Why Study the Book of Luke?

This article is part of the Why Study the Book? series.

Recovering What Was Lost

It’s hard to forget the story of Jesus and Zaccheus. The scene is a bit ridiculous: a small man, hated but curious, climbs a tree to see Jesus; Jesus stops to say, “Get down here—I have to stay at your house today!” The crowd complains while Zaccheus overflows with joy and repentance. Then Jesus speaks one of the most comforting promises ever made: “The Son of Man came to seek and to save the lost” (Luke 19:1–10).

Throughout the history of Christianity, the gospels that have received the most attention are those written by Jesus’s apostles Matthew and John. Scholarship of the past two centuries has focused on Mark’s gospel as the earliest record of Jesus’s life. Because of these tendencies, it’s easy to overlook the book of Luke, resulting in a picture of Jesus’s life, heart, and ministry that is incomplete. When we study Luke, we recover what may otherwise be lost.

What exactly do we stand to recover? A full 35% of Luke’s gospel is found in no other source. Here we meet Zaccheus, visit the home of Mary and Martha (Luke 10:38–42), and see the resurrection of a widow’s son (Luke 7:11–17). Here, and only here, we find the parables of the Good Samaritan, the Prodigal Son, the Pharisee and the Tax Collector, and many more. When we study Luke, we hear these favorites in their original setting, breathing new life into familiar words.


C. D. "Jimmy" Agan III

This 12-week study walks readers through the Gospel of Luke, showing how the birth, life, death, and resurrection of Jesus Christ are just as relevant and important today as they were two thousand years ago.

Good News for the Poor

“The Spirit of the Lord is upon me, because he has anointed me to proclaim good news to the poor” (Luke 4:18). This is the first taste Luke gives us of Jesus’s message. While this emphasis runs throughout all four Gospels, it is Luke who most consistently draws attention to Jesus’s ministry to the lost and the least, the left out and the overlooked.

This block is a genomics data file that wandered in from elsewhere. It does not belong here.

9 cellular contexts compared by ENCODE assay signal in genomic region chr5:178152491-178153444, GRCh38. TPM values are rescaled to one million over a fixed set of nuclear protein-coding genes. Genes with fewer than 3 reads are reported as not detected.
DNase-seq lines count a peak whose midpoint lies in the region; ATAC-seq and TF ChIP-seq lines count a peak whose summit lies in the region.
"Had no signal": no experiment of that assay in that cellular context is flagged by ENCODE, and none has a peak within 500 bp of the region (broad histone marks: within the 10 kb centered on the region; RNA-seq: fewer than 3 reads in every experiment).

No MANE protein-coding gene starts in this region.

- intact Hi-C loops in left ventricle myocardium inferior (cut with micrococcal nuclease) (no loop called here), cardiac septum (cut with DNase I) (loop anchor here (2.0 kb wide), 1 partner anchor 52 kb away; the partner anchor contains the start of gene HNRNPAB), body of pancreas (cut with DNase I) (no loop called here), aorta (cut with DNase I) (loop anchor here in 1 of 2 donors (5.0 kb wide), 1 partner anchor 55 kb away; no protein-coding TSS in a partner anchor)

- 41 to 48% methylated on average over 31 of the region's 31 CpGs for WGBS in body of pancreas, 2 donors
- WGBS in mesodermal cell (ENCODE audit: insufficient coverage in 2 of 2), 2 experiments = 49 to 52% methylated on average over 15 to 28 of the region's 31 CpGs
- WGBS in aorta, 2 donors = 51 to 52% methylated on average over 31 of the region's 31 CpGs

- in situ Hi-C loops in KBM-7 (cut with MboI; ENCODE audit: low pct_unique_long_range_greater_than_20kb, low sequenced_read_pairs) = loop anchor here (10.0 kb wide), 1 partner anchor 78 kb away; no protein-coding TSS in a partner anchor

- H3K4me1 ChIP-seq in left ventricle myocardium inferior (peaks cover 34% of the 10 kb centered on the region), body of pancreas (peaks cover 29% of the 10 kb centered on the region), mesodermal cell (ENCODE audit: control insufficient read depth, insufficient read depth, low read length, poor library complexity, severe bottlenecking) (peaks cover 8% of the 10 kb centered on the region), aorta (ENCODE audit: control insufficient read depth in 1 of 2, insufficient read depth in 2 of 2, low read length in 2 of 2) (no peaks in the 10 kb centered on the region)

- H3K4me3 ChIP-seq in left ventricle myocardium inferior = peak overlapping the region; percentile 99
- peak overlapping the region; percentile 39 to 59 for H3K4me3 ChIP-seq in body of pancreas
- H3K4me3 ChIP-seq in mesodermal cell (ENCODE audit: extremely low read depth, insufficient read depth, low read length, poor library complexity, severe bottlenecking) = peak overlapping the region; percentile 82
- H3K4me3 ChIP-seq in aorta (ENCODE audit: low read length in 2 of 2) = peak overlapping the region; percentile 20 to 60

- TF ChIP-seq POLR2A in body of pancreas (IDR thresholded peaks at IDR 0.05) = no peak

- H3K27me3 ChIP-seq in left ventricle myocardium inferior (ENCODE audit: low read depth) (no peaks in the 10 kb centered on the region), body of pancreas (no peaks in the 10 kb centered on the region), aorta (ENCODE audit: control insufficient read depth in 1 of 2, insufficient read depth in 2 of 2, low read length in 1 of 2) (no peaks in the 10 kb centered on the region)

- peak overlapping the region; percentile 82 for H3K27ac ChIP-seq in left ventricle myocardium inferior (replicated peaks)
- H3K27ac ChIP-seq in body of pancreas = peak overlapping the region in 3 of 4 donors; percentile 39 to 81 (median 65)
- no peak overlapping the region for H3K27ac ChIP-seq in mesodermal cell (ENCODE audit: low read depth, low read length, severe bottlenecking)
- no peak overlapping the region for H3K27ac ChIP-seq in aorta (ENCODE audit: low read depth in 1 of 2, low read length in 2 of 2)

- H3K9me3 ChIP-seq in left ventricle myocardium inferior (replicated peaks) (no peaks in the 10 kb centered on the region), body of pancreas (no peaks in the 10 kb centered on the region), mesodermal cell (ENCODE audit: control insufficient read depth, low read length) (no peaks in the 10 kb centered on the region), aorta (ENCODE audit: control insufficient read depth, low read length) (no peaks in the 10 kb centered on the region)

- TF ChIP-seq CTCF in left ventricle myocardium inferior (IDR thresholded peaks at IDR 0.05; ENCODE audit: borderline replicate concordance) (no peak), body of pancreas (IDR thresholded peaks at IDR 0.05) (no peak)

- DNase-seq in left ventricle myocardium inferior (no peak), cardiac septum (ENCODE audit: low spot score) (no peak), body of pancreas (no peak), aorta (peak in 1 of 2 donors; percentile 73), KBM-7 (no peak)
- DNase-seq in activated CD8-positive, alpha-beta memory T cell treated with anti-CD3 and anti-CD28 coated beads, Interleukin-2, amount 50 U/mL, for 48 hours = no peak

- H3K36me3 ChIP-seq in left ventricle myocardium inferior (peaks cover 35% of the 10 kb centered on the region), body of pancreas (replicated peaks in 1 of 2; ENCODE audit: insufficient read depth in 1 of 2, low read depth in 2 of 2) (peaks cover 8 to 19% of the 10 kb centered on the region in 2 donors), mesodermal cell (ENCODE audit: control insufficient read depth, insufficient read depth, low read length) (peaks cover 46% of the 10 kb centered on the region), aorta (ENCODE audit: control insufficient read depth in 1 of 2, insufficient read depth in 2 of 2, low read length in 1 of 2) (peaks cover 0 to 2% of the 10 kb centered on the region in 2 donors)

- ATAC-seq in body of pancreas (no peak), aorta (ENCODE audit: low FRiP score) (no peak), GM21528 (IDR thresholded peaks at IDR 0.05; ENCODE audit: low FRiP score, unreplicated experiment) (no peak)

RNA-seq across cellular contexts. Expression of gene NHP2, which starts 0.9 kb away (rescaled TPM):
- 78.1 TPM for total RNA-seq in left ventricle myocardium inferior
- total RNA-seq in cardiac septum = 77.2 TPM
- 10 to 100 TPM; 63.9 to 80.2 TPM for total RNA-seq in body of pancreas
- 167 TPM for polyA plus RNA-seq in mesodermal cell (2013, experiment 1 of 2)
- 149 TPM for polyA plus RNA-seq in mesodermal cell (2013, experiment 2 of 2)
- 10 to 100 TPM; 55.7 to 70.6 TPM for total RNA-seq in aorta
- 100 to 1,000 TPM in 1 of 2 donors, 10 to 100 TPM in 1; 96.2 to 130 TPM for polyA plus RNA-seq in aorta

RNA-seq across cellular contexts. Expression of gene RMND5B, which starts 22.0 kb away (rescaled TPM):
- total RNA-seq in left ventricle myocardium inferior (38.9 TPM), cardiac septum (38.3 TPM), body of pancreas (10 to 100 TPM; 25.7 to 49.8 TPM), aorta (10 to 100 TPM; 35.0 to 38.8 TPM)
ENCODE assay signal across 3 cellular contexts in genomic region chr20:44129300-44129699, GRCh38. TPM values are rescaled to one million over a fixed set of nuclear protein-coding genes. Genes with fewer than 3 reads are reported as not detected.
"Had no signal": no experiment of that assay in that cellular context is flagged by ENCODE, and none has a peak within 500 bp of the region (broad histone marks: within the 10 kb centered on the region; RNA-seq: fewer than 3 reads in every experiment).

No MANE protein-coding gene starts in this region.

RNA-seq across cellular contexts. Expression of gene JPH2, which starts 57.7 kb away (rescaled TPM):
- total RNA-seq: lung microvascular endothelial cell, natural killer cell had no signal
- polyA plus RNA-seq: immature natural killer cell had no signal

In many stories unique to Luke, Jesus defends repentant people who, like Zaccheus, are dismissed as “too far gone” by the self-righteous (see Luke 7:36–50; 15:1–32). In this gospel, we hear repeatedly that God’s kingdom exalts the humble and brings down the proud (Luke 1:51–53; 14:7–14; 18:9–14). And it is in Luke that we learn the most about Jesus’s interactions with and attitudes toward women.

At a moment when our society is wrestling with what it means to steward power with integrity, and when the Western church is seeking to break down barriers between majority and minority cultures, Luke’s gospel has much to teach us.

Salvation to the Ends of the Earth

“To seek and to save the lost”—the vocabulary of salvation occurs more in Luke’s writings than in those of any other New Testament author. On the one hand, this is not surprising: when we include the book of Acts, Luke wrote more of the New Testament than anyone else. So it stands to reason that when we count words, Luke would come out on top.

But in Luke, salvation is more than a matter of statistics. Here we continually hear God’s heart beating for the salvation of the world—from the prophet Isaiah’s hope that “all flesh shall see the salvation of God” (quoted in Luke 3:6) to Jesus’s final reminder that “repentance for the forgiveness of sins should be proclaimed in his [the Messiah’s] name to all nations, beginning from Jerusalem” (Luke 24:47).

The church in the Western world is losing its cultural influence and privilege. When you think your own survival is threatened, it’s hard to be concerned about spreading the good news of salvation to a lost world. Studying Luke can renew our vision and zeal for advancing the good news of salvation to our neighbors and to all nations.

When we study this book, will not our hearts burn within us with love for him?

A Burning Heart

The most important reason to study Luke’s Gospel is captured in the words of Cleopas and another, unnamed disciple. After an encounter with the resurrected Jesus, they say to each other, “Did not our hearts burn within us . . . while he opened to us the Scriptures?” (Luke 24:32).

Jesus had been teaching them that all of Scripture has always been centered on him as the fulfillment of God’s plan of redemption (Luke 24:26–27). When we study Luke’s Gospel, we see Jesus, the Redeemer. We hear the words of Jesus, the friend of sinners. We feel the heartbeat of Jesus, who seeks and saves the lost. When we study this book, will not our hearts burn within us with love for him? And will not this love overflow for the salvation of the world?

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